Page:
Throughout this Section on moving to a new Windows server, we will be discussing three different types of servers: NetWare, Linux and Windows. Unless the information is specific to a particular server OS, we will simply reference the “Source” server. So, no matter where you are “coming from” you will be able to get your GroupWise components moved to a new Windows server.
First, let’s look at some of the reasons why you might be moving your GroupWise components to a new Windows server, and point out which chapters of this section will be for you!
- Your GroupWise components are already on Windows, but you are upgrading to new hardware, reconfiguring your network, or any other myriad of reasons why you might need to relocate GroupWise.
- Everything is moving to a new Windows server. If you are moving all of your GroupWise system to a new Windows server, and you have a small system, you may be moving your domain, gateways and post office together to Windows in a very short period of time. If you are moving a domain that has no gateways (for example, a primary routing domain, or a domain that only owns post offices), we will discuss how to do this in “Moving a Domain with No Gateways – Windows”.
- You wish to move your GWIA to Windows. As you probably know, Novell’s Best Practices for GroupWise highly discourages the idea of having a gateway on a server remote from its domain. Any time we put a gateway on a server, we need to have a domain there. So, if you wish to move your GWIA to Windows, you will need to move the domain that owns that GWIA as well. For some sites, moving the domain and GWIA together is quite simple, and we will go through the steps for this in the chapter “Moving a GWIA – Windows”. For others, you might need to create a new domain and effectively install a new GWIA, rather than actually “moving” the domain and existing GWIA. We will discuss how to do this in the “Creating a New Domain on Windows to Relocate a Gateway” chapter.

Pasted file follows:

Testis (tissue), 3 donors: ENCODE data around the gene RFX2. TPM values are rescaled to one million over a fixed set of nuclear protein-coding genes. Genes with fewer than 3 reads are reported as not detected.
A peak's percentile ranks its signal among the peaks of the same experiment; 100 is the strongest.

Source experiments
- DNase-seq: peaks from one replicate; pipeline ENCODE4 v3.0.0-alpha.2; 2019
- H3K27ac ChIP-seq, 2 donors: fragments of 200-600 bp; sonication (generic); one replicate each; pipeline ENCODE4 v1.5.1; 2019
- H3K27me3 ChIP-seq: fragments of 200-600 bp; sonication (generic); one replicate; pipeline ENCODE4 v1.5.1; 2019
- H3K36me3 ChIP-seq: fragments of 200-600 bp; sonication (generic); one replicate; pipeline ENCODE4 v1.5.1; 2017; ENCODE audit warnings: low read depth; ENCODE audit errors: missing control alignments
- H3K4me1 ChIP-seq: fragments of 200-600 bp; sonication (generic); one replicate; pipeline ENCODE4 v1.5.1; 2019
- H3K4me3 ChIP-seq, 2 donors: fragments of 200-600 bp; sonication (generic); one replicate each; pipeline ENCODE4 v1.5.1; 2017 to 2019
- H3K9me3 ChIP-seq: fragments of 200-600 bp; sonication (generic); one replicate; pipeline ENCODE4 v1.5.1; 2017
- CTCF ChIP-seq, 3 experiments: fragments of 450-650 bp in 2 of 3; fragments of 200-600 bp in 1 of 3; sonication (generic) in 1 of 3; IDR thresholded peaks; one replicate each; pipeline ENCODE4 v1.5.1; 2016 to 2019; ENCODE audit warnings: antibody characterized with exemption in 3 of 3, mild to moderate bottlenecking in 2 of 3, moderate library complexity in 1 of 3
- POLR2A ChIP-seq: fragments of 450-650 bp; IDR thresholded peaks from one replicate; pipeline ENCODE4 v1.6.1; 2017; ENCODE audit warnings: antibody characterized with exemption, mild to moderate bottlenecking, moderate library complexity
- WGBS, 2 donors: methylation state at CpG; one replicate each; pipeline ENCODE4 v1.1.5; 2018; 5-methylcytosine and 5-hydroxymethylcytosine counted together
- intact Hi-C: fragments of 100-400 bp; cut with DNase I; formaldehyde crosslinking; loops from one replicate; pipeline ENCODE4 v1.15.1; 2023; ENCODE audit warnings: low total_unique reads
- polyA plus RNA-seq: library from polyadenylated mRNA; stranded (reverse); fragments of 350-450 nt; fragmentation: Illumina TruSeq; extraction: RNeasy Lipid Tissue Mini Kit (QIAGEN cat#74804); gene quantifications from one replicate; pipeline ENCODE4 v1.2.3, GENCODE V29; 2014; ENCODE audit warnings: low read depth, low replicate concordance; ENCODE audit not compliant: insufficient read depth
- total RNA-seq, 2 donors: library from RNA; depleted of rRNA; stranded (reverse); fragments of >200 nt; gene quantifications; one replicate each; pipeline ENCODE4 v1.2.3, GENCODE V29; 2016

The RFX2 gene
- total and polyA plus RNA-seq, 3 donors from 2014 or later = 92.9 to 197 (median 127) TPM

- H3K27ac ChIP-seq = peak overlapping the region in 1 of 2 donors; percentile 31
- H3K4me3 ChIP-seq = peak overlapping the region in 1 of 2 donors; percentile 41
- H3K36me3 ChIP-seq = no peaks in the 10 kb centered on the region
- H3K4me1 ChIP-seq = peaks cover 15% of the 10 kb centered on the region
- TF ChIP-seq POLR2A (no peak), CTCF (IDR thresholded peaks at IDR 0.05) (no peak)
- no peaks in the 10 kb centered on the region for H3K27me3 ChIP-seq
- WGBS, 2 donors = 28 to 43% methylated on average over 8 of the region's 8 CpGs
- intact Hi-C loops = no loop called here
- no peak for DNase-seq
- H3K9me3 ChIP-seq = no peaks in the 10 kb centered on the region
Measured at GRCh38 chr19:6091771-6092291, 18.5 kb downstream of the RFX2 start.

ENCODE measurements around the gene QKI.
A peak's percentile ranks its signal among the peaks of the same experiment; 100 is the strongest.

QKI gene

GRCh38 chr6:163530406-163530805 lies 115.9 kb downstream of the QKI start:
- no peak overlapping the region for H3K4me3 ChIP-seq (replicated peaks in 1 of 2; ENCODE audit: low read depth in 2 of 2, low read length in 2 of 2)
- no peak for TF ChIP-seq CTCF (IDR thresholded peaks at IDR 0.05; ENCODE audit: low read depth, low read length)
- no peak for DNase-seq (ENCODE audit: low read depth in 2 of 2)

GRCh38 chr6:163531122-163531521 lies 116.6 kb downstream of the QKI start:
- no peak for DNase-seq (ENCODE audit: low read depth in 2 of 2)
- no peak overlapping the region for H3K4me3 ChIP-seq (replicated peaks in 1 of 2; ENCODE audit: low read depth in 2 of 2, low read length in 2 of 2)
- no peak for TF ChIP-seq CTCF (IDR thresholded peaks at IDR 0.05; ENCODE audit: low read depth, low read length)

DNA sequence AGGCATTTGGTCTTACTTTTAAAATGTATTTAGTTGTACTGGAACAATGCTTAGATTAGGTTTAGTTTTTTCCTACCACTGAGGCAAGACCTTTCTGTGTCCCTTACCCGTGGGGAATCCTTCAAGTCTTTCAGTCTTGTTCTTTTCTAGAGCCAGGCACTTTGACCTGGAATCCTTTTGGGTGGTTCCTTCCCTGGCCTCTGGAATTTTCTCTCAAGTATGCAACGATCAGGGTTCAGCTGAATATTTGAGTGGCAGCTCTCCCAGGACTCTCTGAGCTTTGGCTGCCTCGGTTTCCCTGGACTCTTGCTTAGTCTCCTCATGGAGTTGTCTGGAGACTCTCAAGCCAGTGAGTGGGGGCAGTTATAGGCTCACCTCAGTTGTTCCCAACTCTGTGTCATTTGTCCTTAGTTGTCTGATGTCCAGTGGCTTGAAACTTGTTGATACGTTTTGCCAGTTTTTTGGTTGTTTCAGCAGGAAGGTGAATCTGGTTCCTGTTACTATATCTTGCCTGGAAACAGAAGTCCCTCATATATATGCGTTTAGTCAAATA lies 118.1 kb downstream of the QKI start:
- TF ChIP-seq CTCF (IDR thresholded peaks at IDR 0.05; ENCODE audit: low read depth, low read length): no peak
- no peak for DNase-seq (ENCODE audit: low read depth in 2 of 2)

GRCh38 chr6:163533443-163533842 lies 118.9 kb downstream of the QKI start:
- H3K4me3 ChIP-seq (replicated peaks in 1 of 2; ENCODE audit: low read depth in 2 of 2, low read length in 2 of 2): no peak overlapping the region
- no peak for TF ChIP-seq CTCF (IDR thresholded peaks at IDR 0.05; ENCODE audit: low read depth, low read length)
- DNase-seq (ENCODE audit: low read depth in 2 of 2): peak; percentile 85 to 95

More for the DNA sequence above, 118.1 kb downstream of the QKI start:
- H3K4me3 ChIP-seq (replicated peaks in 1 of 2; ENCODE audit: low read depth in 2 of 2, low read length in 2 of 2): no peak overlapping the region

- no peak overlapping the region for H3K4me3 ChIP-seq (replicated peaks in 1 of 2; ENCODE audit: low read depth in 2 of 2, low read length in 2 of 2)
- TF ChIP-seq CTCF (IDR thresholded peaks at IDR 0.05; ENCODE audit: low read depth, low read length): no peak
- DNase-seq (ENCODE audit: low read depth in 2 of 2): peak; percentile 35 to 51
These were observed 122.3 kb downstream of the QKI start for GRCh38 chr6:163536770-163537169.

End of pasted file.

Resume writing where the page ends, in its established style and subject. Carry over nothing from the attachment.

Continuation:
- You wish to move your WebAccess Agent to Windows. Again, we do not want to have the WebAccess Agent on a server that is remote from its domain. We will move a domain and WebAccess Agent to Windows in the chapter entitled “Moving WebAccess – Windows”.
- You wish to move a Post Office to Windows for deployment in a remote office.
As we move through this section on Windows, we will address each of these ways to move a GroupWise components to a new Windows server.